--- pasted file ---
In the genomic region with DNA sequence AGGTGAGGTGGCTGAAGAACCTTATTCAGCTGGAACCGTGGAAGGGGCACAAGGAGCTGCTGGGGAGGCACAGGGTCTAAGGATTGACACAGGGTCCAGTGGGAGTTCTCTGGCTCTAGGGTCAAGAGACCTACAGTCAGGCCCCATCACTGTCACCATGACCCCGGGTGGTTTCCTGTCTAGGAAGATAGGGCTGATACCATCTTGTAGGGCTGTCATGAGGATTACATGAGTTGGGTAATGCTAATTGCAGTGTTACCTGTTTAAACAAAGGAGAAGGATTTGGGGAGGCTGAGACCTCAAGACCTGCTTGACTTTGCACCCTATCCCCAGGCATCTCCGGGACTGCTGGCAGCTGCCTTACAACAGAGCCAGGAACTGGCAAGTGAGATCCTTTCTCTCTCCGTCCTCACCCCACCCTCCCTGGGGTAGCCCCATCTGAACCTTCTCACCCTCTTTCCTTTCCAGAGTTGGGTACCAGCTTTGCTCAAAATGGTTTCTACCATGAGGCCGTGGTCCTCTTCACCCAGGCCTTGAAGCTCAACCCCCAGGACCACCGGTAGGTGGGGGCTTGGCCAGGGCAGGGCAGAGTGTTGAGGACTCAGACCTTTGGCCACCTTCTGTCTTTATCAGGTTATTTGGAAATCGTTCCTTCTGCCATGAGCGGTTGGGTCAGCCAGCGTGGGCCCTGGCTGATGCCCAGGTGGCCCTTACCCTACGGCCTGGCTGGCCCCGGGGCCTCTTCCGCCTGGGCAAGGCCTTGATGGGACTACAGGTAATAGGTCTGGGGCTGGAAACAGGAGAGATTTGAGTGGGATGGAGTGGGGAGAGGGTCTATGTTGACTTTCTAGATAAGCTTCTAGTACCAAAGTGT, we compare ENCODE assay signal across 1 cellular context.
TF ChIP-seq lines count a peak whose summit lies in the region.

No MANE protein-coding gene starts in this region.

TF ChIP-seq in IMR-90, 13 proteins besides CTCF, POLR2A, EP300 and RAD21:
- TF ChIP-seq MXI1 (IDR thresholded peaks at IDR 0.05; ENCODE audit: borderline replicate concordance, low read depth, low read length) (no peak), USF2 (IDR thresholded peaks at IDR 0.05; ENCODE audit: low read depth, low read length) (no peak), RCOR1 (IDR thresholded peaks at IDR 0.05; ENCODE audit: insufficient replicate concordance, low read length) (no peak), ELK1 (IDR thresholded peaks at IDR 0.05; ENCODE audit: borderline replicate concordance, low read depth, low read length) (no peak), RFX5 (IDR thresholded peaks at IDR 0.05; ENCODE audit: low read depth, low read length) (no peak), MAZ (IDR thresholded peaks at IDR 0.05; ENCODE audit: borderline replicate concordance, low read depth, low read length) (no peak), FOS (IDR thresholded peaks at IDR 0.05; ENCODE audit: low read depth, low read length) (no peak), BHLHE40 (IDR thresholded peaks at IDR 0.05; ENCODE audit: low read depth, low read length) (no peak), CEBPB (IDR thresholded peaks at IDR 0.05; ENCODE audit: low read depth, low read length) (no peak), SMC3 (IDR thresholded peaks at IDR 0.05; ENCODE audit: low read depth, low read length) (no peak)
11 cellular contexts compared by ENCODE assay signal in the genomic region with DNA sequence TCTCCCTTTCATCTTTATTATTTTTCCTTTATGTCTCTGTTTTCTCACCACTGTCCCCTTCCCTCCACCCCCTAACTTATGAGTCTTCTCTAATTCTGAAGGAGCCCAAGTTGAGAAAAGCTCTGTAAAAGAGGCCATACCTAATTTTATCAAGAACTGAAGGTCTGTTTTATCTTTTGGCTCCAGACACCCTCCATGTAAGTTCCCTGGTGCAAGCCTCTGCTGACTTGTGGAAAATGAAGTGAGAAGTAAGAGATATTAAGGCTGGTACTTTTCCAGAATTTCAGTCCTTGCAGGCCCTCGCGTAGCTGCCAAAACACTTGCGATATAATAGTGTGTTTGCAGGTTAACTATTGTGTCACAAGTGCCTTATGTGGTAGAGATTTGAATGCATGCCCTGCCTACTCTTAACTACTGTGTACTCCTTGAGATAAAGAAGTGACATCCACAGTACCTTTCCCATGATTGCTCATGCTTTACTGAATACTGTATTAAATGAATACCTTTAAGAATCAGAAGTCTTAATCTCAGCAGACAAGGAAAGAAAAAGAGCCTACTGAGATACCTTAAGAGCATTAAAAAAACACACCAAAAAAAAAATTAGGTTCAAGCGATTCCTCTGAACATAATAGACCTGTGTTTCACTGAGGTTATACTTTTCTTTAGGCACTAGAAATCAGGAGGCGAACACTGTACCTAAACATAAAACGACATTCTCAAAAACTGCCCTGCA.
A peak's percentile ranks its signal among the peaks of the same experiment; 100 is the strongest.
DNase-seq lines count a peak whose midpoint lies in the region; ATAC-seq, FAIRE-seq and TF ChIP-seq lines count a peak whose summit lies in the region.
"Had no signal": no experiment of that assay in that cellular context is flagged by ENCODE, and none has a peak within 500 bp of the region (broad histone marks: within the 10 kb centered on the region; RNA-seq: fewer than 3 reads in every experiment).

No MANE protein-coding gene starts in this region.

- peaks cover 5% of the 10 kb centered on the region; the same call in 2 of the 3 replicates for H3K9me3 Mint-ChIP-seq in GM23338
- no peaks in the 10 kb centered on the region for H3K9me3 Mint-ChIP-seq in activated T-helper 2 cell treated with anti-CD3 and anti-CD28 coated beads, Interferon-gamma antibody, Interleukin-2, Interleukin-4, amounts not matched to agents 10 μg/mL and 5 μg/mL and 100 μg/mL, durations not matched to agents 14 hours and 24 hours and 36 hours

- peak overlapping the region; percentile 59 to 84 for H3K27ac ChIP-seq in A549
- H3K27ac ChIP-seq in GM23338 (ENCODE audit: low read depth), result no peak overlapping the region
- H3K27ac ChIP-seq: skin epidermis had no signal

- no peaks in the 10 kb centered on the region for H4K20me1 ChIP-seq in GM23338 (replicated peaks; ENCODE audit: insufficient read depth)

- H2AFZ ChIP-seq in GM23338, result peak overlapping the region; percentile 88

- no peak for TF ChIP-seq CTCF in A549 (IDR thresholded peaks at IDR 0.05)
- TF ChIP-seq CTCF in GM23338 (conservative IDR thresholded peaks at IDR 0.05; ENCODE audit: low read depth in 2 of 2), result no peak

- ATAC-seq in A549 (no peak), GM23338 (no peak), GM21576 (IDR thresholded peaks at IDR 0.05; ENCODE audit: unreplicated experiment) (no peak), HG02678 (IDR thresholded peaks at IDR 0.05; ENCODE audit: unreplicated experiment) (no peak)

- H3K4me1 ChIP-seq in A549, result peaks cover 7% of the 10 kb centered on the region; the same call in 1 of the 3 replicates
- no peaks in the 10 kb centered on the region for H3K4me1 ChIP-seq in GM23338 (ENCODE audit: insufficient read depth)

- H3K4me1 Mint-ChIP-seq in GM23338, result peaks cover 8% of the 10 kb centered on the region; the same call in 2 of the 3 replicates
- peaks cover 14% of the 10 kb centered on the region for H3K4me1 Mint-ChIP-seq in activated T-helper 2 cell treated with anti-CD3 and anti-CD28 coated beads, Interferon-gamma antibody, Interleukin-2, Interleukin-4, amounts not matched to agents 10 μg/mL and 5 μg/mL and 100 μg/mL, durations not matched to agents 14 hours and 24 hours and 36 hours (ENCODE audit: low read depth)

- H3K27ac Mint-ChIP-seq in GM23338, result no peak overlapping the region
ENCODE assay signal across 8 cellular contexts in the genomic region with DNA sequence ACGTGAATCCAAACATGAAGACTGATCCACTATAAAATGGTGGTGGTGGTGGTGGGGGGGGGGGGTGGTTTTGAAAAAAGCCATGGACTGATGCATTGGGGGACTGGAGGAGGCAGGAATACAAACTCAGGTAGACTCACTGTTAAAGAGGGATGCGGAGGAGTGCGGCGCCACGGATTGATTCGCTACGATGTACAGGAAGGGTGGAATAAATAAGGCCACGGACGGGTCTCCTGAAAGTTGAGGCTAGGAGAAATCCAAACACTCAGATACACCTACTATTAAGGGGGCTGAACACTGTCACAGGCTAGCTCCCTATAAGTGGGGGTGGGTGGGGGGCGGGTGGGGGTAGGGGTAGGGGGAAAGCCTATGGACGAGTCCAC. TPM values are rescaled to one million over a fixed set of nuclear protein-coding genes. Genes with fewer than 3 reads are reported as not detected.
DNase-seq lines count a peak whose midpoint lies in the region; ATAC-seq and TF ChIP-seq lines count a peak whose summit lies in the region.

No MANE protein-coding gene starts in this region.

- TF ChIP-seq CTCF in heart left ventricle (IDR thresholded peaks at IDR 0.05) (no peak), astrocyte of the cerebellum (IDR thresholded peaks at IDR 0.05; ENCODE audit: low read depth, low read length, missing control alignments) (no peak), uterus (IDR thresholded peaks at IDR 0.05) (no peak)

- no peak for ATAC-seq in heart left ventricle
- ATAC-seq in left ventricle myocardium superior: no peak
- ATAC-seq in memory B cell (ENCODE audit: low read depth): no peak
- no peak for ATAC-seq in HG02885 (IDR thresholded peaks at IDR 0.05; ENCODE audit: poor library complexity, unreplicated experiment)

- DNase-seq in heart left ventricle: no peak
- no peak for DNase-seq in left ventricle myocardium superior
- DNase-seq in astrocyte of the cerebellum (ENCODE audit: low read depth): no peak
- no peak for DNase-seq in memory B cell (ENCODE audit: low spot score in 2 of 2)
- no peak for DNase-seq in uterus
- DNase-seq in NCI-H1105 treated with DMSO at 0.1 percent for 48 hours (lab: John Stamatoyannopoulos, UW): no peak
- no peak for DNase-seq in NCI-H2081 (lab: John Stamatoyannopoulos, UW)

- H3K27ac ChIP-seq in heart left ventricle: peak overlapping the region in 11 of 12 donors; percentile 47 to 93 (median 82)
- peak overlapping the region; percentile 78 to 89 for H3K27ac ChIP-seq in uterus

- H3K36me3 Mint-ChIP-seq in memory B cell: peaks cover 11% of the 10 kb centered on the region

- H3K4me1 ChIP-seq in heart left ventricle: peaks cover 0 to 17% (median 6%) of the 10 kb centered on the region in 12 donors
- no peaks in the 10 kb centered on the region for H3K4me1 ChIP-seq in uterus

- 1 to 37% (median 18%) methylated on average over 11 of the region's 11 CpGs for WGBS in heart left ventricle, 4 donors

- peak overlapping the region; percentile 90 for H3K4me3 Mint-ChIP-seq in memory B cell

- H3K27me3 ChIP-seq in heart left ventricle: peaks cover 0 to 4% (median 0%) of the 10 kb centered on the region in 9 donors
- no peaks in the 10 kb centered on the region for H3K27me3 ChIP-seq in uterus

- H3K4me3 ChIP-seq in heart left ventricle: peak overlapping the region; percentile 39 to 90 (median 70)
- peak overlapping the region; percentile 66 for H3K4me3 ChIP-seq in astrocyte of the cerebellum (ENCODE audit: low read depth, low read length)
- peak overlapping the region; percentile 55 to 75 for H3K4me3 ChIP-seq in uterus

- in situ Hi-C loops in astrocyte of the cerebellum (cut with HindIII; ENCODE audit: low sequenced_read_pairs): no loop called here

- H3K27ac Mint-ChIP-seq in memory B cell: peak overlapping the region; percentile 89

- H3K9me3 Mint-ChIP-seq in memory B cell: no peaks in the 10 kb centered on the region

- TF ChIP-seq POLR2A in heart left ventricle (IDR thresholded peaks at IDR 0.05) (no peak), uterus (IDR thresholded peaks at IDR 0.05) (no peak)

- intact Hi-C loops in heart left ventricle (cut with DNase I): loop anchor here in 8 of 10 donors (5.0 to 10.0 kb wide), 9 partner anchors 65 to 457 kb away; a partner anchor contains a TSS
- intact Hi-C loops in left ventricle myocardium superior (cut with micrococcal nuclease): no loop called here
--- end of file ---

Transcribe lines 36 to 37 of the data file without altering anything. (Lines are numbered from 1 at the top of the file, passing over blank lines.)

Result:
- DNase-seq in astrocyte of the cerebellum (ENCODE audit: low read depth): no peak
- no peak for DNase-seq in memory B cell (ENCODE audit: low spot score in 2 of 2)